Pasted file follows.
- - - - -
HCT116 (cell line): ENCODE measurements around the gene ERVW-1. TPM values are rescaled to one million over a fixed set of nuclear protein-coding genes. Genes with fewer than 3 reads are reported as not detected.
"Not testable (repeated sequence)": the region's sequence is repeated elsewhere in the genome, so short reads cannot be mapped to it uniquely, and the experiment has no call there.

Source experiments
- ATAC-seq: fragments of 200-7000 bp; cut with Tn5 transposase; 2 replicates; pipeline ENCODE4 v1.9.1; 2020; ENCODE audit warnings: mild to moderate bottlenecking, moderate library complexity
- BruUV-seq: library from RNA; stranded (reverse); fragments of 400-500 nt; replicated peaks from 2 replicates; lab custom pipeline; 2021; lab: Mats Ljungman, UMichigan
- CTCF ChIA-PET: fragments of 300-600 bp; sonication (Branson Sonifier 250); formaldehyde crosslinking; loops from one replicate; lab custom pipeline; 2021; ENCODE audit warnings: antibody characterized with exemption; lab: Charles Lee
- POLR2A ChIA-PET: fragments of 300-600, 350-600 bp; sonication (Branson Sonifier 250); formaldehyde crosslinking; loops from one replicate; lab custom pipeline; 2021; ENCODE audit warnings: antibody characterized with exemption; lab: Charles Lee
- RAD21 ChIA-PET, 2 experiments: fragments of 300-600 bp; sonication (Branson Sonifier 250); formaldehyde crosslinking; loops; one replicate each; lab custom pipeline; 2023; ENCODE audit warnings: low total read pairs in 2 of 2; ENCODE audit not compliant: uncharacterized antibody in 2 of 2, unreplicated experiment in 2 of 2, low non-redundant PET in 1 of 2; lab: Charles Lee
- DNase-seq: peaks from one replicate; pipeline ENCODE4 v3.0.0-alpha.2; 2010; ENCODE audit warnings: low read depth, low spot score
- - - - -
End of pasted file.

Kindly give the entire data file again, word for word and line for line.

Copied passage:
HCT116 (cell line): ENCODE measurements around the gene ERVW-1. TPM values are rescaled to one million over a fixed set of nuclear protein-coding genes. Genes with fewer than 3 reads are reported as not detected.
"Not testable (repeated sequence)": the region's sequence is repeated elsewhere in the genome, so short reads cannot be mapped to it uniquely, and the experiment has no call there.

Source experiments
- ATAC-seq: fragments of 200-7000 bp; cut with Tn5 transposase; 2 replicates; pipeline ENCODE4 v1.9.1; 2020; ENCODE audit warnings: mild to moderate bottlenecking, moderate library complexity
- BruUV-seq: library from RNA; stranded (reverse); fragments of 400-500 nt; replicated peaks from 2 replicates; lab custom pipeline; 2021; lab: Mats Ljungman, UMichigan
- CTCF ChIA-PET: fragments of 300-600 bp; sonication (Branson Sonifier 250); formaldehyde crosslinking; loops from one replicate; lab custom pipeline; 2021; ENCODE audit warnings: antibody characterized with exemption; lab: Charles Lee
- POLR2A ChIA-PET: fragments of 300-600, 350-600 bp; sonication (Branson Sonifier 250); formaldehyde crosslinking; loops from one replicate; lab custom pipeline; 2021; ENCODE audit warnings: antibody characterized with exemption; lab: Charles Lee
- RAD21 ChIA-PET, 2 experiments: fragments of 300-600 bp; sonication (Branson Sonifier 250); formaldehyde crosslinking; loops; one replicate each; lab custom pipeline; 2023; ENCODE audit warnings: low total read pairs in 2 of 2; ENCODE audit not compliant: uncharacterized antibody in 2 of 2, unreplicated experiment in 2 of 2, low non-redundant PET in 1 of 2; lab: Charles Lee
- DNase-seq: peaks from one replicate; pipeline ENCODE4 v3.0.0-alpha.2; 2010; ENCODE audit warnings: low read depth, low spot score